Homily for Second Sunday Easter, Year C, 2022
Today I would like to do something different. A while ago, I asked everyone to commit to praying for vocations. I thank you for that. Today, I would like to propose something else. I would like to suggest that the parishes use this Easter season to pray specifically about our neighbourhood.
As we began discussing last year, the Archdiocese of Melbourne is in the middle of a major reorganisation. At the moment, we are in the discerning period. We need to work out what we want to be, given our changing circumstances. Over the next 1-2 years, there will need to be major structural changes throughout the Archdiocese. However, as we all know, the structural changes will be pointless if there is no life behind them. This is what I would like our communities to focus on over this Easter period. I think we need a period of steady prayer, steady thought and steady imagining before we even begin to have a proper discussion.
On that note, I would like to highlight briefly a few things for us to consider. Then, I want to suggest we use these readings today to set the scene for our reflection.
So, first, some things to consider.
Last year, we set out the changing situation of the church in Melbourne. We looked at the areas of growth, the areas of contraction, demography, and so on. We can come back to all of that. However, there are some concrete things going on right here which we should all be aware of.
First, both our schools, St Mary’s Primary and St Mary’s College, are beginning major plans. St Mary’s Primary has just completed a highly successful renovation. St Mary’s College is navigating the change to a co-ed school, and the decisions around development. I hope to have both principals come to speak to the parishes about these plans later in the year. However, there obviously needs to be cooperation between all parties, including parishioners. There are clearly many opportunities for us all if we do this right. We can encourage each other, support each other, work together on various projects.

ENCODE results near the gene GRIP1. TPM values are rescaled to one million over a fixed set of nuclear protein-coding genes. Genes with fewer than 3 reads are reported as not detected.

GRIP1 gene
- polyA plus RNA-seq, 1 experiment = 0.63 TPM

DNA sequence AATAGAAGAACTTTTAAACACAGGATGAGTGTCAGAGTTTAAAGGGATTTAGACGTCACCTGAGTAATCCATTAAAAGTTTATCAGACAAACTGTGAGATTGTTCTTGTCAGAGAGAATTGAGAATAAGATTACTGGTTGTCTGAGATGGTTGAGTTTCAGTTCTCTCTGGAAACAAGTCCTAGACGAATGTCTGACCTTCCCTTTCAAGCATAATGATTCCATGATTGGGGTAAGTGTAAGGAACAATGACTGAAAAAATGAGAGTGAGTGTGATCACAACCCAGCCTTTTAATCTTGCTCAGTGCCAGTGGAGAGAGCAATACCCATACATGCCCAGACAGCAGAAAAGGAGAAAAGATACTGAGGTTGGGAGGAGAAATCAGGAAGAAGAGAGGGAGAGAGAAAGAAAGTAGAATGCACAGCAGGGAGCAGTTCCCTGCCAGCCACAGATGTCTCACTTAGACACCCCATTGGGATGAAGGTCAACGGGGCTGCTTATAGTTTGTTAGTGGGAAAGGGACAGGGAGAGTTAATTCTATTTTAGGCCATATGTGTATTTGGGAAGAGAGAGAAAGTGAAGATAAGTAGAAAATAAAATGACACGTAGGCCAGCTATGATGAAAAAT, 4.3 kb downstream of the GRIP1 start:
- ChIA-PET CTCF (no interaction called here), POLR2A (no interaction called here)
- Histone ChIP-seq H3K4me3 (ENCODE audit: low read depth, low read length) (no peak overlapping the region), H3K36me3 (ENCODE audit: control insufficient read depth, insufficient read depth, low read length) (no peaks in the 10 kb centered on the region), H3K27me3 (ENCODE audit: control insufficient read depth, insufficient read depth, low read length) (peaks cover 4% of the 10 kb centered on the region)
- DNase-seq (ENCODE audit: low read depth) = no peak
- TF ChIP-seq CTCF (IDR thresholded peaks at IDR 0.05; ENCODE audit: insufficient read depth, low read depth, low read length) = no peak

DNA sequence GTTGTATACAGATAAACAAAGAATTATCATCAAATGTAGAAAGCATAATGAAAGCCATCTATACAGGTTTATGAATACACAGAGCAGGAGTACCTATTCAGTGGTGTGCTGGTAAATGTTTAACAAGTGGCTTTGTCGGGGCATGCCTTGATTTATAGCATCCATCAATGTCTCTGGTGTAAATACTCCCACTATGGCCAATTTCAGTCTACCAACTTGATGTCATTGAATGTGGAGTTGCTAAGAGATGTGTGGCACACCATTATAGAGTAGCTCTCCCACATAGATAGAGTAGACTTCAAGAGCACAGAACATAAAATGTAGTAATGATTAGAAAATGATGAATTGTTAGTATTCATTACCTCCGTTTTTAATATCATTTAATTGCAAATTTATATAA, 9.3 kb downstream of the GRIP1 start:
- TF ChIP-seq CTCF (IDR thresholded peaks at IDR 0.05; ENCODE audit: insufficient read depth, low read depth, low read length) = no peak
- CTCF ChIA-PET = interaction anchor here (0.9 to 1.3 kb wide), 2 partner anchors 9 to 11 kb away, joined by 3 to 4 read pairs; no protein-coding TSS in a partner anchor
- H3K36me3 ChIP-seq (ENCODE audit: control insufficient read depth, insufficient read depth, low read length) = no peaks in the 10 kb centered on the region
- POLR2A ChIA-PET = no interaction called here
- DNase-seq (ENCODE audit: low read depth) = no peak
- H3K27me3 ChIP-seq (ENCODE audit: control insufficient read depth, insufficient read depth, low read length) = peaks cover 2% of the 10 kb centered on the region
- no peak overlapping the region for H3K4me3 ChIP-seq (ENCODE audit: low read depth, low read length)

Second, but related, St Mary’s Parish needs to refurbish and develop its parish hall. This is a huge asset that could really serve our community in any number of ways, including the two schools if we do it right. It could be a community centre, a childcare facility, a VCAL centre teaching cooking and hospitality, and perhaps offering a catered function space for all the weddings and funerals we have, as well as the parish functions. Likewise, St Colman’s has a huge school site on Carlisle St that is currently not being used. Again, this has huge potential. Both parishes have combined to form a New Directions Committee to investigate the possibilities. This will clearly, however, be a decision for both parishes. But we need good options to decide between. We probably need experts advice on what is possible. Again, I will get someone from this committee to speak to both parishes when things have progressed more.
Thirdly, coming out of COVID, a couple of things are quite obvious. People are starving for community, so we should give it to them. As parishes, we need to decide what we want to offer. The parishes are our homes, but we are not children in these homes. We are more likely parents. We are the ones who make these communities into homes for others. We make them so as to invite others to belong. We therefore need to get to know the needs of our communities, so that we can provide homes that feed our neighbours spiritually. We will need to investigate this properly. This is something we need pray about a lot. We need to get out there and meet people and take them to the Lord.